Fecal transplants have already shown positive results in the treatment of chronic diarrhea in humans and puppies. And because the Kittybiome project revealed a much higher incidence of chronic diarrhea in domestic cats than previously thought, Holly Ganz (the founder and CEO of AnimalBiome, the company behind the project) decided to see if the approach could be beneficial. are for our feline friends. . With nothing else to lose, we decided to give Tuffy a try.

While some of you may cringe in horror at the thought, transferring poop was no messier than giving a cat another pill. The dirty work happened in the Bay Area, where Ganz and her team identified some healthy donor cats, then freeze-dried their feces and packed them into capsules. Tuffy’s microbiome supplement started in early March and lasted three weeks. Even though the capsules were quite small, the poor little guy didn’t really enjoy having them down his throat several times a day. But it wasn’t like he was enjoying the standard treatment for IBD, which involves having a liquid steroid in his mouth morning and night.

The transplant seemed to have no effect during the first weeks. But during week three, we started to see changes. His need to use the litter box decreased dramatically (from every 2-3 hours to once or twice a day), and we witnessed a spectacular improvement in consistency as measured by the Bristol Stool Scale. (Yes, that’s a thing.) And this phenotypic response was reflected in the DNA sequencing results, which showed a response that Ganz described as textbook. As you can see in the charts, there were big increases in a number of taxa known to fight inflammation and aid digestion. Instead of the very low levels prior to the start of the transplant, Tuffy was at the high end of the range for healthy cats at the end.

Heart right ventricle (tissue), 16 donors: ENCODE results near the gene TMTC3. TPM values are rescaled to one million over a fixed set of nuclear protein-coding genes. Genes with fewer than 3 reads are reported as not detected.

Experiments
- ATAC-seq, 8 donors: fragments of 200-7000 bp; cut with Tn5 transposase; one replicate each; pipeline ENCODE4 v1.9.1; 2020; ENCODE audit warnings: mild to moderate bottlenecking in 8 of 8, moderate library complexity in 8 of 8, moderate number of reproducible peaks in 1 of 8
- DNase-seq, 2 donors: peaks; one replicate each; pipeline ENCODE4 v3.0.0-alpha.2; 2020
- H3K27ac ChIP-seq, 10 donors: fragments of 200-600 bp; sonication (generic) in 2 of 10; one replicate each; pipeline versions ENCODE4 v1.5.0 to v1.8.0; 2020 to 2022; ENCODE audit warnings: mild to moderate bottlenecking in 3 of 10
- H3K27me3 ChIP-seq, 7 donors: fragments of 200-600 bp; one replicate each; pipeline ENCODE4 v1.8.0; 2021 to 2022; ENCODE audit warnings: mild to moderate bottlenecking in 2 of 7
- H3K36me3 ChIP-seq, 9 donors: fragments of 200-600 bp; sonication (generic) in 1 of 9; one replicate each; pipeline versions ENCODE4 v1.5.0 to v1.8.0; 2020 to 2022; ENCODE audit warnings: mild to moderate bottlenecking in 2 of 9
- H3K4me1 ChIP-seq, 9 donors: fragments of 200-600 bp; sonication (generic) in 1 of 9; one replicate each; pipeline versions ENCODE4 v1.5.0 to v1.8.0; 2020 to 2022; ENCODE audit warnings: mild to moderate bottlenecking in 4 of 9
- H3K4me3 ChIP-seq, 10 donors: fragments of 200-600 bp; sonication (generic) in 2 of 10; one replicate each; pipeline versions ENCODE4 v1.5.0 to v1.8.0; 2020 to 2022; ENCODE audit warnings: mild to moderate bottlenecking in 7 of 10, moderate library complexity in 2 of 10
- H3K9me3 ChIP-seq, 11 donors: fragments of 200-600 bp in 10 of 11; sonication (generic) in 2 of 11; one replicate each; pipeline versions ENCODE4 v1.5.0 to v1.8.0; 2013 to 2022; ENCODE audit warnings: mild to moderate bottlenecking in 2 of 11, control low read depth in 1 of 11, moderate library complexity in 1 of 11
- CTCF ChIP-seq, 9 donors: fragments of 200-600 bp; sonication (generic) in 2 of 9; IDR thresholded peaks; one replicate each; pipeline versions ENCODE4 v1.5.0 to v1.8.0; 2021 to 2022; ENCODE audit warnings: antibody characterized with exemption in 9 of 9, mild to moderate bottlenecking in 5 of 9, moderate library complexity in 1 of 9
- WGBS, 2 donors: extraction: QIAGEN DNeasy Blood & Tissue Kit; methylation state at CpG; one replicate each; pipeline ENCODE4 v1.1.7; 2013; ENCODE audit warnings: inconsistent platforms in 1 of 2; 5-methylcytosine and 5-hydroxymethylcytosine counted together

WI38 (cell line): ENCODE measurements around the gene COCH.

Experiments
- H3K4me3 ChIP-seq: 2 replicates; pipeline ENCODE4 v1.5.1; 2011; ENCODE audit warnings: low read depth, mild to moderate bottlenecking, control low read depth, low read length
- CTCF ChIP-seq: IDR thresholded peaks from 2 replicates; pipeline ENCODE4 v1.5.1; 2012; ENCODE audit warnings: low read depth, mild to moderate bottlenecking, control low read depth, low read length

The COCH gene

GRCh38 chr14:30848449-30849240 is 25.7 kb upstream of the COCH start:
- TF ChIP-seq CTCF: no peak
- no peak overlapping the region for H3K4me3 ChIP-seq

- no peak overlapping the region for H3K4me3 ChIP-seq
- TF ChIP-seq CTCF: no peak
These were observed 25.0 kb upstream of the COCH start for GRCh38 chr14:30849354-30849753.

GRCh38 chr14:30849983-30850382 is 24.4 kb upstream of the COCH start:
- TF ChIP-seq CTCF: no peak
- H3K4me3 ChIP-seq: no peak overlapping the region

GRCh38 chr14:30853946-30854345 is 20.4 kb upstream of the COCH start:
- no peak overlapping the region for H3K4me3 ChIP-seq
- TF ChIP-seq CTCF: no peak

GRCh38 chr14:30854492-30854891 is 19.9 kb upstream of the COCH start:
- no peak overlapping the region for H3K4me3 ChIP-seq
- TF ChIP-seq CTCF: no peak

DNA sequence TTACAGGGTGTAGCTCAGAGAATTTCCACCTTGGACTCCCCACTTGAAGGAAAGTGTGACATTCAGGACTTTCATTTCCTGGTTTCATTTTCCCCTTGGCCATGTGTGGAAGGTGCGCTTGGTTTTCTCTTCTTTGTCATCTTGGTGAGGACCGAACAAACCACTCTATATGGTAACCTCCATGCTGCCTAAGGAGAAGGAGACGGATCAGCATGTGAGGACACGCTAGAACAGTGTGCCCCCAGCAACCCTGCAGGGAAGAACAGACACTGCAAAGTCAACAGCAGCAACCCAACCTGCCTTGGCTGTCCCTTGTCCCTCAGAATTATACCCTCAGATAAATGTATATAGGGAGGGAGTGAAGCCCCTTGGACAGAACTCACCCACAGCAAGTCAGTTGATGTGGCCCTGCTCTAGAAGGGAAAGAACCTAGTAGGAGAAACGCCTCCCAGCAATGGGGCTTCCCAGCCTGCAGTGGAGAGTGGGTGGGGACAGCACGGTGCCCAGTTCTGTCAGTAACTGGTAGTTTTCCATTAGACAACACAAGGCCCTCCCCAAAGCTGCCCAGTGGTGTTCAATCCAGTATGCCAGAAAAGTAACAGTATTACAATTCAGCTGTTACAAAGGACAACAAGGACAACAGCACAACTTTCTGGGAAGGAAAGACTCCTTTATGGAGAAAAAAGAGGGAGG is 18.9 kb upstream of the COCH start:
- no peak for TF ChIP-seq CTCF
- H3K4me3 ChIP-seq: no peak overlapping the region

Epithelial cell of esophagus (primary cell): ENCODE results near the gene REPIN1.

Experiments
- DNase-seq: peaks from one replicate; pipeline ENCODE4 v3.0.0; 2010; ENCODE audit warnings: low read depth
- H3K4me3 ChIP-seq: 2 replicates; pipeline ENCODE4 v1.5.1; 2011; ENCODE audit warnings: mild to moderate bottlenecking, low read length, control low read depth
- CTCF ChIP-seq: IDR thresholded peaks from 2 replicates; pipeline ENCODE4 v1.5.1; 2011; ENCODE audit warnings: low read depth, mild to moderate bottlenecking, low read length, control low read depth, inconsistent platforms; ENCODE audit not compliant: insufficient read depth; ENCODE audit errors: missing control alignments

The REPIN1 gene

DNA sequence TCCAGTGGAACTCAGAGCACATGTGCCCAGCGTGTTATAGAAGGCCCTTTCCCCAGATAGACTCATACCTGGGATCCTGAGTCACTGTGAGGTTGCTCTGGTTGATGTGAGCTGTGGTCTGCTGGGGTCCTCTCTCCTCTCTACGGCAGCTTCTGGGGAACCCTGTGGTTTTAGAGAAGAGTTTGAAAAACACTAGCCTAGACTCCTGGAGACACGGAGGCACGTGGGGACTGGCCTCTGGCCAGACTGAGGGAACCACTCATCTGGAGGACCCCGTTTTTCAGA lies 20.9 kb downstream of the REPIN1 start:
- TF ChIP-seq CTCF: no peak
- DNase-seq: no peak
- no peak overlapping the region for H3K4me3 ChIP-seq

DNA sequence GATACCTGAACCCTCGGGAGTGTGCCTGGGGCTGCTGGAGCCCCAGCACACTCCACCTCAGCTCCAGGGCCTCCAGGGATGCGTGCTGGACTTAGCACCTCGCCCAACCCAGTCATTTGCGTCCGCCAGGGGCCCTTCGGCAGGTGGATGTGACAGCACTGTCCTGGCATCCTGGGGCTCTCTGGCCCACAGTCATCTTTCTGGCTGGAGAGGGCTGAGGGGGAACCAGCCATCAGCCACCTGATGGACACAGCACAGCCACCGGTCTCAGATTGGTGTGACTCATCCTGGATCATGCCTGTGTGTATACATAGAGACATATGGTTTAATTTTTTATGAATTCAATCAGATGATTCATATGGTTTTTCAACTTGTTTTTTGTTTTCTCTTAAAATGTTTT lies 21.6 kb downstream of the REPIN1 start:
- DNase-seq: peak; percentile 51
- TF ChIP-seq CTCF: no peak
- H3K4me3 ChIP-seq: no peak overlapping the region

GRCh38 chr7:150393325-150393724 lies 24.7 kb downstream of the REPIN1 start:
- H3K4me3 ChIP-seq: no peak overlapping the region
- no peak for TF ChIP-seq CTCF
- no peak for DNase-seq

Goodbye and thanks for all the fish

While I wish I could end this piece on a happy note, that just isn’t possible in this case. As his GI distress cleared up, Tuffy never regained his lost muscle mass. Despite our best efforts to supplement his diet with his favorite foods (McDonalds hamburger patties and ham baby food, in case you’re curious), Tuffy’s weight loss continued. For a cat that was once on the scale at 15 pounds, it was down to 6 pounds in mid-May. And then he stopped eating.

As our wonderful vet explained, cats can crash very quickly. After fighting through and enduring what must have been a miserable year—the twice-daily meds, the vet visits, the diarrhea and pain—he had apparently had enough.

He had only one joy left: basking in the sunlight. We had just moved and Tuffy (along with our other cats) now had a safe, walled yard in which to spend time outside unsupervised. He has to chase a squirrel. (Don’t worry, he didn’t catch it.) Unsteady on his feet and almost exhausted with energy, he still climbed the stairs to our bedroom at night, to sleep under the covers a few more times.

On Memorial Day, it was clear to everyone that it was time. After a quiet day spent outside in the sun, our vet came to the house and we said goodbye. Tuffy passed out in my arms and died at 3:15 pm. He was a good cat, arriving in 2002 as an extremely terrified barn rescue and brave and gregarious in subsequent years, brightening up our lives all the while.

Writing these last three paragraphs was difficult, but it’s comforting to know that he made his own contribution to science, one that will live on.

By akfire1